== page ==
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Mozambique shows off Rovuma’s £42bn investment in bid to attract North Sea suppliers

A drillship burns off gas, with the flame reflecting on the azure sea
Drillship Deepwater Millennium flaring offshore Mozambique, East Africa

Officials from Mozambique have showcased the level of investment in the prolific Rovuma basin in a bid to attract the expertise of North Sea companies to its supply chain.

Natalia Camba, local content manager from the country’s National Petroleum Institute, was speaking at the opening of Subsea Expo about a trio of projects off the country’s coast which have attracted a combined $54bn of investment (£42bn).

Mozambique’s oil and gas sector remains in its “infancy”, with hopes to attract UK expertise to further develop the industry.

Ms Camba said there are “opportunities everywhere” for suppliers, with the Rovuma Basin so far being assessed to have 165 trillion cubic feet of gas in place.

The region has two projects already in development: the $8bn Coral field which is due to begin production in 2022 and the $23bn Golfinho/ Atum field.

Meanwhile the third, the $23.6bn Rovuma LNG project, is due for final approval in the first quarter of this year and will produce 15 million tonnes of liquefied natural gas per year.

Natalia Camba of Mozambique’s National Petroleum Institute

Ms Camba said the country offers “countless opportunities for investment” throughout the value chain, with the approval of projects “contributing to the building of infrastructure, hence boosting exploration interest”.

She pointed to a host of areas that UK firms could get involved in, from industrial services to supply vessels and lab analysis services, with the government’s local content regulations benefiting those who are in some way partnered with companies based in Mozambique.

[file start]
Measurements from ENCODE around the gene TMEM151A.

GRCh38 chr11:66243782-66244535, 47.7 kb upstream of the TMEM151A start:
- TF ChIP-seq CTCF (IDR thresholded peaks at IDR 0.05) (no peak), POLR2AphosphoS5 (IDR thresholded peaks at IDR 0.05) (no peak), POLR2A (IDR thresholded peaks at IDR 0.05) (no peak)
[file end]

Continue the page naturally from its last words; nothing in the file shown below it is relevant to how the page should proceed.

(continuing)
The country expects further exploration drilling as a result of its upcoming sixth licensing round later this year.

Ms Camba was speaking at the Global Opportunities Business Breakfast hosted by Scottish Development International and the UK’s Department for International Trade.

Also speaking was Ketan Pednekar, SDI’s senior oil and gas trade specialist based in Mumbai.

He told the conference there was “a big opportunity for all of you to be suppliers for these subsea projects” upcoming in India, particularly major developments in the Bay of Bengal.

Mr Pednekar highlighted the third “cluster” of the 98/2 oil and gas project off the country’s east coast, which will see State-controlled operator ONGC invest $3.2bn.

Ketan Pednekar of Scottish Development International

The award of works is expected next year ahead of production in 2023-24.

He also referenced work at the 2004/1 asset, also in the Krishna Godavari basin, which will cost $560m, with work expected to be awarded later this year.

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